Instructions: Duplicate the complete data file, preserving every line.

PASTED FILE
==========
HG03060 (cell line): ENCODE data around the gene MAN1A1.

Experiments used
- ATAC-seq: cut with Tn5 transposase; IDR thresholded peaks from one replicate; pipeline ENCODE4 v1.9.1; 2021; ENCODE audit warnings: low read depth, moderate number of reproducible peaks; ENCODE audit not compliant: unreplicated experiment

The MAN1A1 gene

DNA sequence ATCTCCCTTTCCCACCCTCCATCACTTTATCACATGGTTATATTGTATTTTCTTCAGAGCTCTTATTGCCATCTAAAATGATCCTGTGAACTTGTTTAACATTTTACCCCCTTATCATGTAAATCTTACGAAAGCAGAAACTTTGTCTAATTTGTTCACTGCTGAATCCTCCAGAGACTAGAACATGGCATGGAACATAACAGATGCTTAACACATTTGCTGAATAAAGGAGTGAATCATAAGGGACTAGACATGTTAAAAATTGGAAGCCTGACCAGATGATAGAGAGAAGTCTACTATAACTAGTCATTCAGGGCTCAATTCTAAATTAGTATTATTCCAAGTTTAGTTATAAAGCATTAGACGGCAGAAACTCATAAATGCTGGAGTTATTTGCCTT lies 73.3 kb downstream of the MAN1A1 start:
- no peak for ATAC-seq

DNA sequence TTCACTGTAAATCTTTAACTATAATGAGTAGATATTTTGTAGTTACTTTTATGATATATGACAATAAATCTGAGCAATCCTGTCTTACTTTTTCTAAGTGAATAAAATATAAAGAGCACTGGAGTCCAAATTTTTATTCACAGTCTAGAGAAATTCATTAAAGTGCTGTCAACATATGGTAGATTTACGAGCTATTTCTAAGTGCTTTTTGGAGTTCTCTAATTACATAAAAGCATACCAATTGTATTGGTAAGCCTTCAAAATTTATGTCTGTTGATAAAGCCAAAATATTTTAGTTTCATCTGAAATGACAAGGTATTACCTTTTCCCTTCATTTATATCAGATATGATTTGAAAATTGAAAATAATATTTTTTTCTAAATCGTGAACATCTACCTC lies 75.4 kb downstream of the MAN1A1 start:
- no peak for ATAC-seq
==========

HG03060 (cell line): ENCODE data around the gene MAN1A1.

Experiments used
- ATAC-seq: cut with Tn5 transposase; IDR thresholded peaks from one replicate; pipeline ENCODE4 v1.9.1; 2021; ENCODE audit warnings: low read depth, moderate number of reproducible peaks; ENCODE audit not compliant: unreplicated experiment

The MAN1A1 gene

DNA sequence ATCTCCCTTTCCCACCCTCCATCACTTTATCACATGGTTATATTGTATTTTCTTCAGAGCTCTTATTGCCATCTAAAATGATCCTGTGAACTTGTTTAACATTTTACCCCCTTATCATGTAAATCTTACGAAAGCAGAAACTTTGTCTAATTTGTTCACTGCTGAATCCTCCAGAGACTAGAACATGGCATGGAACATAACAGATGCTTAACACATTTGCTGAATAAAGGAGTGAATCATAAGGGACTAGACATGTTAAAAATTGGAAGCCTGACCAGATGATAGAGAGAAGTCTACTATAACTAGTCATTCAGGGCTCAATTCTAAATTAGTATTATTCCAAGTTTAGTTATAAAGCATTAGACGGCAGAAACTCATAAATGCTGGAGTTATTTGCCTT lies 73.3 kb downstream of the MAN1A1 start:
- no peak for ATAC-seq

DNA sequence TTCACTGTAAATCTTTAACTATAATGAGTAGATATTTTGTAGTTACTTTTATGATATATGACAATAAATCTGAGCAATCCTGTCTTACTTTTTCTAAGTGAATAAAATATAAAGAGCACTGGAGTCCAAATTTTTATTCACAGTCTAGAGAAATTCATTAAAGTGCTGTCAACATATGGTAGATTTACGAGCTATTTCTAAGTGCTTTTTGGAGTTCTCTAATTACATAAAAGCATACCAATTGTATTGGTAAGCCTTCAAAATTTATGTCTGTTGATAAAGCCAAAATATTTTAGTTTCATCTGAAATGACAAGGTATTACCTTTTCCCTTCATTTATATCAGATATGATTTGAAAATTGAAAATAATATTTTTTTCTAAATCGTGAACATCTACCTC lies 75.4 kb downstream of the MAN1A1 start:
- no peak for ATAC-seq